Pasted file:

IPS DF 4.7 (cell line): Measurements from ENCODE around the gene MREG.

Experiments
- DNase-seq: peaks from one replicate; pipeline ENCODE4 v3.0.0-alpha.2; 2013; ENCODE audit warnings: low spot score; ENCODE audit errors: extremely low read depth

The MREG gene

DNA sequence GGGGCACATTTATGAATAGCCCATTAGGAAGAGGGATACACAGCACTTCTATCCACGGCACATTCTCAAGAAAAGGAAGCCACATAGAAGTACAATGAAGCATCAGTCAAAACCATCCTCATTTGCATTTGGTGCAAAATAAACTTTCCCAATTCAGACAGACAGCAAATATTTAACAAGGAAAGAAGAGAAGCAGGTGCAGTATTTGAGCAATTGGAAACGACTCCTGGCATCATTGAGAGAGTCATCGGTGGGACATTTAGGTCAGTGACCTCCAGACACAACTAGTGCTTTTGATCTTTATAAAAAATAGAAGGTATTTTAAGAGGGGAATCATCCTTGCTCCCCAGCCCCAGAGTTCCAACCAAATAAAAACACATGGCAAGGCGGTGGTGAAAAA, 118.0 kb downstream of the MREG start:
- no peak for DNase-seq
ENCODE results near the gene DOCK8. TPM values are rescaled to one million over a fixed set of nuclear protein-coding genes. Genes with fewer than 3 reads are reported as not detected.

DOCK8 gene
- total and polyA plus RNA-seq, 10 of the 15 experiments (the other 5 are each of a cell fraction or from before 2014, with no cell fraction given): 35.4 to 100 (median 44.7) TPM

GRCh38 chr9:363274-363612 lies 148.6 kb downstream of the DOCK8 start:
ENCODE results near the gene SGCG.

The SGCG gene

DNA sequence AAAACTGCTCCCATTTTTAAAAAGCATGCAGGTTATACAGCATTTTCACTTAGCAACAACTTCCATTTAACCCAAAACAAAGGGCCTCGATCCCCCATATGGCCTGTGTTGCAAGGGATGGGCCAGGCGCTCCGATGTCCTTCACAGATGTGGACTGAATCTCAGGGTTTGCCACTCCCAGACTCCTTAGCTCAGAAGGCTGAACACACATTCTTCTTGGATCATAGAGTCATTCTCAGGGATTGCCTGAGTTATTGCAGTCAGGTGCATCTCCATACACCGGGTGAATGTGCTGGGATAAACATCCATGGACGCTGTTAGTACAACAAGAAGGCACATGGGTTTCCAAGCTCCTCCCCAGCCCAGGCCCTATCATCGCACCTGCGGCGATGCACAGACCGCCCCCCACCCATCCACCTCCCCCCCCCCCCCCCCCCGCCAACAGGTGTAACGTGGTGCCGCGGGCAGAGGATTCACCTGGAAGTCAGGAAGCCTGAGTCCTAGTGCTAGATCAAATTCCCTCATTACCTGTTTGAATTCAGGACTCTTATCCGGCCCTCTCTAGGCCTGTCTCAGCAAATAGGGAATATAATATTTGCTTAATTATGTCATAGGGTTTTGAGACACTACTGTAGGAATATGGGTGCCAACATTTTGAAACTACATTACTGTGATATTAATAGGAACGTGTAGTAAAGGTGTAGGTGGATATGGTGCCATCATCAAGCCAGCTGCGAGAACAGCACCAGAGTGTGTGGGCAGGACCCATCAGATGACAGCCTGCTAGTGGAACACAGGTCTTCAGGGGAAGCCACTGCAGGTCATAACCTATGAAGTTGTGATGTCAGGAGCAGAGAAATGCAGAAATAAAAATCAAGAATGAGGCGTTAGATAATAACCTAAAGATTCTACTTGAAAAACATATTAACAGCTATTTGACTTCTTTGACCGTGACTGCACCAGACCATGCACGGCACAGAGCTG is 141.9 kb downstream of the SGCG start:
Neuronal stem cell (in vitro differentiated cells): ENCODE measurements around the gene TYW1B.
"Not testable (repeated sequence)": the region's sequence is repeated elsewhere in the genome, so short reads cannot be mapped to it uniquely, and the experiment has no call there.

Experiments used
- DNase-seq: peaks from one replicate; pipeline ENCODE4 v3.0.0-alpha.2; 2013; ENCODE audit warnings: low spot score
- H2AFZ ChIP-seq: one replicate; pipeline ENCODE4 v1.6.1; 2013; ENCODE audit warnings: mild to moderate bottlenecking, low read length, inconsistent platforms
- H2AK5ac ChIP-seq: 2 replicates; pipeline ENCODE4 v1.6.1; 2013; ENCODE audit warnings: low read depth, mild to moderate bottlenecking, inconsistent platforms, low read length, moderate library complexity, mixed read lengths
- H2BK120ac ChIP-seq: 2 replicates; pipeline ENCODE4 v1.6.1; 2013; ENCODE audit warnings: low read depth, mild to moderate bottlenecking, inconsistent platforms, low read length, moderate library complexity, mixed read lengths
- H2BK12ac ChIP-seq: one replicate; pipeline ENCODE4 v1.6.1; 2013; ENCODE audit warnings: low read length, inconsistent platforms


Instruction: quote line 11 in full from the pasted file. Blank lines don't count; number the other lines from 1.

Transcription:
ENCODE results near the gene SGCG.